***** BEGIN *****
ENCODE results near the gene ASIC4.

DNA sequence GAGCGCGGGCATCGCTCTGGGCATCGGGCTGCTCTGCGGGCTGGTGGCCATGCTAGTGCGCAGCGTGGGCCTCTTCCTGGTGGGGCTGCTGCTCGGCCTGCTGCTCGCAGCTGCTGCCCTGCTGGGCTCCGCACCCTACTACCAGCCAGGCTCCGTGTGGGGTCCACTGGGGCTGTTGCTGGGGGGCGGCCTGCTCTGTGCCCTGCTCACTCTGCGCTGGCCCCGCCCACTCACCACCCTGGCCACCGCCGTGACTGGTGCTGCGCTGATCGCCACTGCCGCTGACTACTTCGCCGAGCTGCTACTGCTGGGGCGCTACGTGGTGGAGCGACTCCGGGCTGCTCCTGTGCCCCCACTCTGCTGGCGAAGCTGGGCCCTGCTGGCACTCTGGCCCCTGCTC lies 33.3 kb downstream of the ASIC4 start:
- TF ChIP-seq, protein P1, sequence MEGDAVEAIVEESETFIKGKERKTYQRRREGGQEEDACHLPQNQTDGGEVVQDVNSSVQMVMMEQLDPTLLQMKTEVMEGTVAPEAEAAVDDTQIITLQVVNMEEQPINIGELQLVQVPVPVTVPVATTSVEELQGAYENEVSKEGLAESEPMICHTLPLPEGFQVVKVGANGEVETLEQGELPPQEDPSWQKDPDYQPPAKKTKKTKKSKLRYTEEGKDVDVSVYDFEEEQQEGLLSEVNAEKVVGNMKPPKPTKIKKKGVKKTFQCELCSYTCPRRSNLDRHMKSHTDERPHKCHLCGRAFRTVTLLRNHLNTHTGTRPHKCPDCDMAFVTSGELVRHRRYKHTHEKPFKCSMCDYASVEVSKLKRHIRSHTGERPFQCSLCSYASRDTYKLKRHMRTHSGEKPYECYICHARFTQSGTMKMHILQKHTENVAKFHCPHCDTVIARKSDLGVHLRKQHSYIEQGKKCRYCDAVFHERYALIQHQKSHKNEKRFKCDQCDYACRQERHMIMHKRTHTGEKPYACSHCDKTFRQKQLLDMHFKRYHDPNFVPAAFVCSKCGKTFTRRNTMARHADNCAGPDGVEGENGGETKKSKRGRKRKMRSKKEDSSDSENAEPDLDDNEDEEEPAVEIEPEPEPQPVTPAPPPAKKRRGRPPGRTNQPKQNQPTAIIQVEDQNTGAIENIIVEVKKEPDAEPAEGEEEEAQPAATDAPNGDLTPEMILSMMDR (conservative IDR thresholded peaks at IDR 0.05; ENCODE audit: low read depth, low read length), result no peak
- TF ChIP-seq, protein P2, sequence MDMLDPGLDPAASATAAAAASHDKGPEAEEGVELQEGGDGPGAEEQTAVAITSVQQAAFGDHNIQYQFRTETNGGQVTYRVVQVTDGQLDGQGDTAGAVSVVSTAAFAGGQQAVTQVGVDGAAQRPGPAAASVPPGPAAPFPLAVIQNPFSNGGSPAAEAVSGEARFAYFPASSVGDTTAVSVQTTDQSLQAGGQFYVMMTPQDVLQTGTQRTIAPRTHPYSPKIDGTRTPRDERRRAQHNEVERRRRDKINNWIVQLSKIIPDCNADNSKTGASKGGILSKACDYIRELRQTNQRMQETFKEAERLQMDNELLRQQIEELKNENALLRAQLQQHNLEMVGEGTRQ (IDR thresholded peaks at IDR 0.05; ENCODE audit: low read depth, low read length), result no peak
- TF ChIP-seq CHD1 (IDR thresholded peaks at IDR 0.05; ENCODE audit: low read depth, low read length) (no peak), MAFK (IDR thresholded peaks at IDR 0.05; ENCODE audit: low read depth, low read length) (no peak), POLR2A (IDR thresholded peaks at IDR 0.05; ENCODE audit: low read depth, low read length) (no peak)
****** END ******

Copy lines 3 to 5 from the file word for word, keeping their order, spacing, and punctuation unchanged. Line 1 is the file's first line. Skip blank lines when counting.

- TF ChIP-seq, protein P1, sequence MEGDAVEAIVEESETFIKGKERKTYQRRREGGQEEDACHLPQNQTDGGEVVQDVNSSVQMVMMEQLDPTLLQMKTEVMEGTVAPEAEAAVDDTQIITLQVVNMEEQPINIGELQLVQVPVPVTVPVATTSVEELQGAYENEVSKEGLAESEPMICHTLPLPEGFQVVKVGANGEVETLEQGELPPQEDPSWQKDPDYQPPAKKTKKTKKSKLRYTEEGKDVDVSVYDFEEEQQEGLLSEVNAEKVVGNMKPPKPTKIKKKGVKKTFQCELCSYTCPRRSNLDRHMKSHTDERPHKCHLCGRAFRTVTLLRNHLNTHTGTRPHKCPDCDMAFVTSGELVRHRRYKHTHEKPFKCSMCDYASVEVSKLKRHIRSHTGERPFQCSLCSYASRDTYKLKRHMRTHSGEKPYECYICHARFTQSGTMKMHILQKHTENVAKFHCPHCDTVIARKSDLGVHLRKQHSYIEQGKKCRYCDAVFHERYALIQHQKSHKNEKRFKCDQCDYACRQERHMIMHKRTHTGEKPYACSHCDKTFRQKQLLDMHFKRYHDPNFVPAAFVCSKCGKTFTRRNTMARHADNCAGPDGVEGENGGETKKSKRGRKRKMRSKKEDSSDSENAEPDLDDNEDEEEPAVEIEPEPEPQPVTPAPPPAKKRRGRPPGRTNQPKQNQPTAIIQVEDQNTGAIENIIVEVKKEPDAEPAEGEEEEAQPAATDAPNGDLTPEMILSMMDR (conservative IDR thresholded peaks at IDR 0.05; ENCODE audit: low read depth, low read length), result no peak
- TF ChIP-seq, protein P2, sequence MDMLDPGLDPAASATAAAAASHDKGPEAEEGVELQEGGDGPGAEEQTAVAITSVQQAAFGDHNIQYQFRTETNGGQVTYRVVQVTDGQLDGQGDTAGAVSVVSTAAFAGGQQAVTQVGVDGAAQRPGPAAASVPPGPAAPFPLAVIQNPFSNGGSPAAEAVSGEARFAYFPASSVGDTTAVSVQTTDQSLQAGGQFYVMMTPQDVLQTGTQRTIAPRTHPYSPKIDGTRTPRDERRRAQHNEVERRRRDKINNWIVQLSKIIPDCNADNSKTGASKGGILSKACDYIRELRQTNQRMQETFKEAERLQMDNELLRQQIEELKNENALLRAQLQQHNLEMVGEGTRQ (IDR thresholded peaks at IDR 0.05; ENCODE audit: low read depth, low read length), result no peak
- TF ChIP-seq CHD1 (IDR thresholded peaks at IDR 0.05; ENCODE audit: low read depth, low read length) (no peak), MAFK (IDR thresholded peaks at IDR 0.05; ENCODE audit: low read depth, low read length) (no peak), POLR2A (IDR thresholded peaks at IDR 0.05; ENCODE audit: low read depth, low read length) (no peak)